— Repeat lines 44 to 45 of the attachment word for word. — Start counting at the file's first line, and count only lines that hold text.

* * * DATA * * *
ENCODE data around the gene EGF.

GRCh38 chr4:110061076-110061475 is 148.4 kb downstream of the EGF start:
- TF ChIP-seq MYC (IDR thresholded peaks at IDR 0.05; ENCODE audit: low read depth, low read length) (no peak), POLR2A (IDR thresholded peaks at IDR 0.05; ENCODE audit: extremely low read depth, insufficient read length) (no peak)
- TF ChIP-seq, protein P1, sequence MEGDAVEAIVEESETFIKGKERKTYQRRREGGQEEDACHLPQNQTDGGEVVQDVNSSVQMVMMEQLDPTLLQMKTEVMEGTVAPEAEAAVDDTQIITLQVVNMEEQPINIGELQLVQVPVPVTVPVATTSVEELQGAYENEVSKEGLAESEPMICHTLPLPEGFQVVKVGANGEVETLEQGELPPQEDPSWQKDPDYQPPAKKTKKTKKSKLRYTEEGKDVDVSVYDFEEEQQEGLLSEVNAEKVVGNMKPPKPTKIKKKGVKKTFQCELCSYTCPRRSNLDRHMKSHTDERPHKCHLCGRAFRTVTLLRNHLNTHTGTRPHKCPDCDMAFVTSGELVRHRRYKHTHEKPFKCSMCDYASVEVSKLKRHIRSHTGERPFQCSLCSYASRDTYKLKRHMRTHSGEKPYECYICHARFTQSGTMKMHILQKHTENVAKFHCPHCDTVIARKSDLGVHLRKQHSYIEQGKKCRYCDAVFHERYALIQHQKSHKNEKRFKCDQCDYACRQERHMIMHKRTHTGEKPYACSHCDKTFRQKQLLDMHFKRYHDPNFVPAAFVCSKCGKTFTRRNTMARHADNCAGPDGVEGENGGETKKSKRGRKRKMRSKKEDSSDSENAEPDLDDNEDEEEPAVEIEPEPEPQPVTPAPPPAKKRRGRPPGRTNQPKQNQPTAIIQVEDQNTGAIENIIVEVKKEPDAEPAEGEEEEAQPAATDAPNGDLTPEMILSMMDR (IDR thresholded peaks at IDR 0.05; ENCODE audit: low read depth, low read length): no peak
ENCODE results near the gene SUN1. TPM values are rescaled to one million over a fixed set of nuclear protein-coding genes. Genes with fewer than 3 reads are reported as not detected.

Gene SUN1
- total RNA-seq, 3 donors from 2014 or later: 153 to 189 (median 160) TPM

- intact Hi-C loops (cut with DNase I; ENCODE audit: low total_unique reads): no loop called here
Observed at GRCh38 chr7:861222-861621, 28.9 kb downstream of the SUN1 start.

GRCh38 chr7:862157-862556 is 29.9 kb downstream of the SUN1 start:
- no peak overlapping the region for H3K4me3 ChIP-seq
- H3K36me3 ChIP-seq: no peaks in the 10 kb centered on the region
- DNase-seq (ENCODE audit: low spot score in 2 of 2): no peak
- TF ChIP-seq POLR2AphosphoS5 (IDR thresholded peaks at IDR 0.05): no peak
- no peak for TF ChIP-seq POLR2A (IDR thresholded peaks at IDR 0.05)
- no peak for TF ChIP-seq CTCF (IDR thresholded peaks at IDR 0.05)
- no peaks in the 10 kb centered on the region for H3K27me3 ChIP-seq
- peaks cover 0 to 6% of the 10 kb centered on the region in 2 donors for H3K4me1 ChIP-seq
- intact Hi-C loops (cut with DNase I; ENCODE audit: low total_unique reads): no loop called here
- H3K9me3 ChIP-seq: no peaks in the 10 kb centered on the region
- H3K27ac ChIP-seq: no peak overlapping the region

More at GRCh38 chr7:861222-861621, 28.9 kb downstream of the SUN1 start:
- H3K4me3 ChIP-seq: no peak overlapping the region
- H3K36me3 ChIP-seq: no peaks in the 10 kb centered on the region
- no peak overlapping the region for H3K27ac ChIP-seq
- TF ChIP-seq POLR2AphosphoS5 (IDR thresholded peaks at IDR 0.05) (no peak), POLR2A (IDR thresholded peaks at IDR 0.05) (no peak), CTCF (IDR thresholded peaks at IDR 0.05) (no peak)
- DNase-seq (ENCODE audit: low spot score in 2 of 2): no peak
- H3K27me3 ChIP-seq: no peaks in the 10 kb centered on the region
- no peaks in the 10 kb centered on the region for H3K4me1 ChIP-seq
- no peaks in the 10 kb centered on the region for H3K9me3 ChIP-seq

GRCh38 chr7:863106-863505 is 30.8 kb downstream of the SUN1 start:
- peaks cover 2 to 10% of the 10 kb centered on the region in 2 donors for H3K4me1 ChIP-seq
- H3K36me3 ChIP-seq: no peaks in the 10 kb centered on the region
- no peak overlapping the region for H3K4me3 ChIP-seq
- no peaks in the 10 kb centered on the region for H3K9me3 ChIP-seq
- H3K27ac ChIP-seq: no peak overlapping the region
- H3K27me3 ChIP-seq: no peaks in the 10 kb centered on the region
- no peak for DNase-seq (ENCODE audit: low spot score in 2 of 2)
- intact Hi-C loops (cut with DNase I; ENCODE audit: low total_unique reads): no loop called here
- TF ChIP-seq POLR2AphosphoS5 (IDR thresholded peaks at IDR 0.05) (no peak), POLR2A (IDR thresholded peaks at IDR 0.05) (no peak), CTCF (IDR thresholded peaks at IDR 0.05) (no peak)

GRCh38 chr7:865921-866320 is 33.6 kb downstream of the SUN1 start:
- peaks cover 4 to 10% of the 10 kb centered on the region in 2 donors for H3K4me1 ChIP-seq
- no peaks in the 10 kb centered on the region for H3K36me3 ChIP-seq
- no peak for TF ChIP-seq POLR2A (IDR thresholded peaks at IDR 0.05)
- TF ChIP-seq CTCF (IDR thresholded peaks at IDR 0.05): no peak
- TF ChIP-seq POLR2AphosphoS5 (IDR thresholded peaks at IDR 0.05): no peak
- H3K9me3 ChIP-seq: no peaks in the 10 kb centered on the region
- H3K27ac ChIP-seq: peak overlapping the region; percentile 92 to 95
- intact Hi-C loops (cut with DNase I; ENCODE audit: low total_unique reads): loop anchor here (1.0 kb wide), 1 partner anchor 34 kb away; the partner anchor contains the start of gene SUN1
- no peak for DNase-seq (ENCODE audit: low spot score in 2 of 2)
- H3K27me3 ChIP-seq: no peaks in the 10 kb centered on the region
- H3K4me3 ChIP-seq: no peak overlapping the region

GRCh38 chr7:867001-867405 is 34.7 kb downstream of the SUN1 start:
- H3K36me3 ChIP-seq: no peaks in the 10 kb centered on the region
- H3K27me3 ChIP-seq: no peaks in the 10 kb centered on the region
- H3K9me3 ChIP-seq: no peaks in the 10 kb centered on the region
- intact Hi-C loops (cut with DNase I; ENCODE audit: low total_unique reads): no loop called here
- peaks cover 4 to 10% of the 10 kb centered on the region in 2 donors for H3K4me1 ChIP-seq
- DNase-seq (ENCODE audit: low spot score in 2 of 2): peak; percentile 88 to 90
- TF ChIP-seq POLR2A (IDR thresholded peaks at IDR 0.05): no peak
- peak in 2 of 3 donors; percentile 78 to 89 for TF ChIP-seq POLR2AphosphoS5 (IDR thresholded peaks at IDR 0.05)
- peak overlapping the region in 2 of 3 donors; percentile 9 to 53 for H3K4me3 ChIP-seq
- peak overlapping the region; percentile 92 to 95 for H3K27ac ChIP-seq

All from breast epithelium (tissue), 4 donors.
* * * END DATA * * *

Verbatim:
- no peak for TF ChIP-seq POLR2A (IDR thresholded peaks at IDR 0.05)
- TF ChIP-seq CTCF (IDR thresholded peaks at IDR 0.05): no peak